Television channels around the world had the pleasure of broadcasting street events that took place in Paris on Saturday, Nov. 24. Perhaps not all of them have taken care to provide their progressive viewers with the necessary elements to move beyond a sense of chaos and understand the current situation.
On Nov. 24, as was the case a week earlier, thousands of “Yellow Vests” [people wearing high-visibility yellow safety vests required by law in every vehicle in the country] easily overflowed the police lines and invaded the Champs-Elysées to shout their hostility to President Emmanuel Macron’s policies. But this time, the security forces (some 3,000 deployed for the occasion) managed to prevent anyone from reaching the Presidential Palace.
A shower of tear gas grenades and batons stopped the Yellow Vests’ successive attempts to advance toward the Elysée Palace. Without interruption, the battle lasted from 9:30 a.m. to 11:30 p.m. Throughout the day demonstrators erected dozens of barricades, which the CRS riot police then cleared.
Multiple fires lit up the capital, extinguished one after the other by fire brigades. New injuries on both sides, new arrests in large numbers.
The government’s propaganda machine tried to describe the rebellion as a far-right coup de force. This description is a skillful ploy, since it is clear that the extreme right was also there in the crowd of Yellow Vests.
But it is as likely that Emmanuel Macron hopes to nominate his future opponent (in the person of far-right-winger Marine Le Pen) for the next election. If he succeeds, this should give him a comfortable election victory as it did in 2017. But he would still have no legitimacy, if elected only to stop Le Pen.
President Macron claims he “does not back down” by giving in to the popular demands to lower the price of petrol and lower taxes. He knows that the French people will not want racists to lead them. Thus he can win by putting the voters in a bind: They must choose between him and the extreme right.
What he will have to accept quickly, however, is the evidence that the Yellow Vests have drawn much more than the extreme right into struggle. They express the weariness of an entire people who are fed up, including the impoverished middle classes.
The “movement” of Yellow Vests has no leaders and seems to prefer having none. This is true even if in the midst of confusion, “representatives” (appointed who knows how?) have been received urgently by the Minister of Ecology and Energy to discuss, at a corner of the table, ways of making the famous ecological transition “acceptable to the poorest.”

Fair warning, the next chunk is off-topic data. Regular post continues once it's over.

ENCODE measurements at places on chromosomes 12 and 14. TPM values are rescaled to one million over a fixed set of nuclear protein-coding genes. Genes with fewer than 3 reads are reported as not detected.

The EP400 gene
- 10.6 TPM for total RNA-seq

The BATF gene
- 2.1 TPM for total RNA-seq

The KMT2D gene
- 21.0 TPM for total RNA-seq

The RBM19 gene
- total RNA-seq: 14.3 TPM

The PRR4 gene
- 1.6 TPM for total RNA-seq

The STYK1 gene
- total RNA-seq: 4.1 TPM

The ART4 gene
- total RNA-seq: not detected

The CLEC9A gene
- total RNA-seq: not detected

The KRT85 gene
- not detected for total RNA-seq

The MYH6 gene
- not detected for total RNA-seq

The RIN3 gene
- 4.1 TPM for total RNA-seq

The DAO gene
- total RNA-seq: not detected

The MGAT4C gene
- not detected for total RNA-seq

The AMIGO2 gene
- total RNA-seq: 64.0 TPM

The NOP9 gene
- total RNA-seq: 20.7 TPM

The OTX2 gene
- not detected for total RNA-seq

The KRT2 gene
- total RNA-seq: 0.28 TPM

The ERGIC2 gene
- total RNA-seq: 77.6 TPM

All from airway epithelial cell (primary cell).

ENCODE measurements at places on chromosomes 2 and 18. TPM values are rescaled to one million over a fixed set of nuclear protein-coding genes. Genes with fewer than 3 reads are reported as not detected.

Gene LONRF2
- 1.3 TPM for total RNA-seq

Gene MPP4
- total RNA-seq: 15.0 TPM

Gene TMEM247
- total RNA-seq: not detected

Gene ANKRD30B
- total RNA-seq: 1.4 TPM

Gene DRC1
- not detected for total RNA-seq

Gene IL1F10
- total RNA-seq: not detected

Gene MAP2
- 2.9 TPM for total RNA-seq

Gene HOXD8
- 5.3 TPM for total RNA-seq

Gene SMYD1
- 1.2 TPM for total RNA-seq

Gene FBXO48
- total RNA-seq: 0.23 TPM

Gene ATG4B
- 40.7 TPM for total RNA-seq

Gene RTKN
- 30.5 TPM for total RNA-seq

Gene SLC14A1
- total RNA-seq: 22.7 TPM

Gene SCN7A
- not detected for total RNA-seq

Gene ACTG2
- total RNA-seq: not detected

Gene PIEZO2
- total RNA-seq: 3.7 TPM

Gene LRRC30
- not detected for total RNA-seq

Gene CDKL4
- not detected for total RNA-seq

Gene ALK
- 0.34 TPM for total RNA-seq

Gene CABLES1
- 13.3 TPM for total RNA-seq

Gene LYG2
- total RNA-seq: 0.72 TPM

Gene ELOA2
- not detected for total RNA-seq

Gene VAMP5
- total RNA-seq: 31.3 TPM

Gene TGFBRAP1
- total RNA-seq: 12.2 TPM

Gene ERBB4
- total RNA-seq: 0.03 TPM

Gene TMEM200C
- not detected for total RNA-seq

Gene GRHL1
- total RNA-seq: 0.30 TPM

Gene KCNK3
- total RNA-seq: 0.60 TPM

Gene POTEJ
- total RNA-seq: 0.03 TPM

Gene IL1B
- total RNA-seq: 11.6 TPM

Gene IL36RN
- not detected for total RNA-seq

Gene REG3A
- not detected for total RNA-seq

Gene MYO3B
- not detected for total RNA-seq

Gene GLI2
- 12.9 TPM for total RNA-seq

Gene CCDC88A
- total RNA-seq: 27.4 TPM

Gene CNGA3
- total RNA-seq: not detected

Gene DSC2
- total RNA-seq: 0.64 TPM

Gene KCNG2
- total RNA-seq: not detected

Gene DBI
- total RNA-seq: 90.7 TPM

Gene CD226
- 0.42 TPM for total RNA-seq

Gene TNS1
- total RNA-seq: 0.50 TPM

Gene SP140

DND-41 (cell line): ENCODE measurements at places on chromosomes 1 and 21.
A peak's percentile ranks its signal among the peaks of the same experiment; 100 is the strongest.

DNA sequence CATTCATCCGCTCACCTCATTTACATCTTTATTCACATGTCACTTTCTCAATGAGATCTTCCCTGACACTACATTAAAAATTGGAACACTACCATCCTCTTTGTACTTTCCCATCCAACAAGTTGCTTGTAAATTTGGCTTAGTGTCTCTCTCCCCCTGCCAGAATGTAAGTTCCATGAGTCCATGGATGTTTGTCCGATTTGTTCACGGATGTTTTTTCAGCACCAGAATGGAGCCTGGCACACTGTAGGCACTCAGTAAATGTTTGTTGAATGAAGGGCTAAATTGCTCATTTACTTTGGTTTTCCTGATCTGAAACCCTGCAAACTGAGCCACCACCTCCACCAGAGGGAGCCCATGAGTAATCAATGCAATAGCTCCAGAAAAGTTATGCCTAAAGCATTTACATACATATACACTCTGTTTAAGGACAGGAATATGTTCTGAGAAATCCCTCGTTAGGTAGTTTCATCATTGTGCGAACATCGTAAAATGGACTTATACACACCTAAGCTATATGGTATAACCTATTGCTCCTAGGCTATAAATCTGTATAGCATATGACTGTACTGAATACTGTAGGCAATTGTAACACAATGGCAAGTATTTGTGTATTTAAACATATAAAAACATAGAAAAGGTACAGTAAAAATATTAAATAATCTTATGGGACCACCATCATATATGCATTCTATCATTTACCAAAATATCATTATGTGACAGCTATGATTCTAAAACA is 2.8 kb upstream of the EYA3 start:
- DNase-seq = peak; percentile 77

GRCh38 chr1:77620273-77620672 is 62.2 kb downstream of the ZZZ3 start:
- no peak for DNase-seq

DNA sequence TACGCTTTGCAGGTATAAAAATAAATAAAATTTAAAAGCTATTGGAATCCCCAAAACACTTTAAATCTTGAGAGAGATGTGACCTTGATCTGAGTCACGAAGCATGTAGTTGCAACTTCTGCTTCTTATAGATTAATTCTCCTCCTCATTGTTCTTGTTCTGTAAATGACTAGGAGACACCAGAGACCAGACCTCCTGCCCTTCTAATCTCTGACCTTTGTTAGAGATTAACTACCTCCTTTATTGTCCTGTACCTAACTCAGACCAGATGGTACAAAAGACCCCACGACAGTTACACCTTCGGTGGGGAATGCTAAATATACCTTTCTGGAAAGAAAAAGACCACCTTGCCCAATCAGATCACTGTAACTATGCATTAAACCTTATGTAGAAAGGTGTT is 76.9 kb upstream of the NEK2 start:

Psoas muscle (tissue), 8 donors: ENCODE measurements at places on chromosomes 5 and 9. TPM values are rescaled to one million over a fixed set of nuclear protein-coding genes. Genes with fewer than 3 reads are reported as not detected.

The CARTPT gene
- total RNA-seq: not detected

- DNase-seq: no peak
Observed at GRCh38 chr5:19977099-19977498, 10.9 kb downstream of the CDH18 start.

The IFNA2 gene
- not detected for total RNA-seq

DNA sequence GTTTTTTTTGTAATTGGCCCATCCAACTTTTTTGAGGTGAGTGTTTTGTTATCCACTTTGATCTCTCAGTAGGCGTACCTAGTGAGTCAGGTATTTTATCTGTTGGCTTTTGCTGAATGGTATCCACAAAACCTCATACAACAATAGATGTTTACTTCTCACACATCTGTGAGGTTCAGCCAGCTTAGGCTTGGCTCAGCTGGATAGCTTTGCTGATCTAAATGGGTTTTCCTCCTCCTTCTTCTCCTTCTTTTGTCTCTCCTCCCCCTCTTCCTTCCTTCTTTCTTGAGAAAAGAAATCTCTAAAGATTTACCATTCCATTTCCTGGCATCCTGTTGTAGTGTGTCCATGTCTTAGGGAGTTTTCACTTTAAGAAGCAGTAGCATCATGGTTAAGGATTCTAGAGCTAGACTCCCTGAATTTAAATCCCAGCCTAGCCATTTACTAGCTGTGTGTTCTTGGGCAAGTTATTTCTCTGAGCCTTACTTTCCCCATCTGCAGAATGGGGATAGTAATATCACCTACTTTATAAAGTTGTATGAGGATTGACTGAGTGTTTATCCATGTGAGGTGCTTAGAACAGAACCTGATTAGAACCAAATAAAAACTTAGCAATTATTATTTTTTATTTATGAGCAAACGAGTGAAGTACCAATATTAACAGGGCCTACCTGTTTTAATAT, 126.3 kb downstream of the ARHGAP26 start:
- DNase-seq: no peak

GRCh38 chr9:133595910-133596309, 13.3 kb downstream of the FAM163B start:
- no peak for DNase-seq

This is an absolutely fundamental and indispensable ecological transition—who doubts it, except Donald Trump and the crown prince of Saudi Arabia? But Prime Minister Édouard Philippe’s neoliberal government uses it as a pretext in the social war against the workers. It’s used to enforce a policy of wage limits that no one who works for wages wants any more.
Will ‘red vests’ join ‘yellow vests’?
More broadly, the problem of leadership naturally also arises for left-wing organizations, especially trade unions. The leaders of the reformist unions—led by the CFDT—immediately surrendered to the government, which rewarded them by praising their “negotiating skills” (translation: their willingness to submit).
Much more important is what happens to the CGT union confederation.
Trade union elections on Nov. 26 put the CGT clearly at the top of the trade union organizations at the national railroads (SNCF)—and that is a happy result. Voices among the rank and file internally had expressed their ever louder, bitter disappointment that the leadership of the CGT was trying to slow the momentum of strikes and demonstrations in April-May-June in anticipation of a return to calm—and a summer holiday.
But the workers’ struggles, although dispersed and less publicized, have in fact never ceased since the spring. During the May 2017 presidential election Secretary General Philippe Martinez of the CGT said, “Macron should get the highest possible vote” to beat the candidate of the National Front (which since then changed its name to the National Rally). Today, Martinez has decided to “distance himself” from the mobilization of Yellow Vests, and this has brought about a backlash from CGT members.
As of Nov. 29, the list of comrades who have gone on strike and are blocking their work units in the energy (oil depots, nuclear power plants, etc.), health (ambulance drivers) and mass distribution (Carrefour stores) sectors, in solidarity with the Yellow Vests, is already too long to be detailed here.
Thus the “red vests” of the CGT have announced that they should also be counted as part of the same struggle: They will support the Yellow Vests and will respond to the call of the latter to demonstrate again, throughout France, including in the capital, Paris, on Saturday, Dec. 1.
President Macron and the big money powers he diligently serves have a good reason to worry. It seems that a massive, deep-rooted, multifaceted, determined, unstoppable popular movement has been launched. And the “convergence of struggles” so sought after in the spring could perhaps begin to take shape before winter arrives.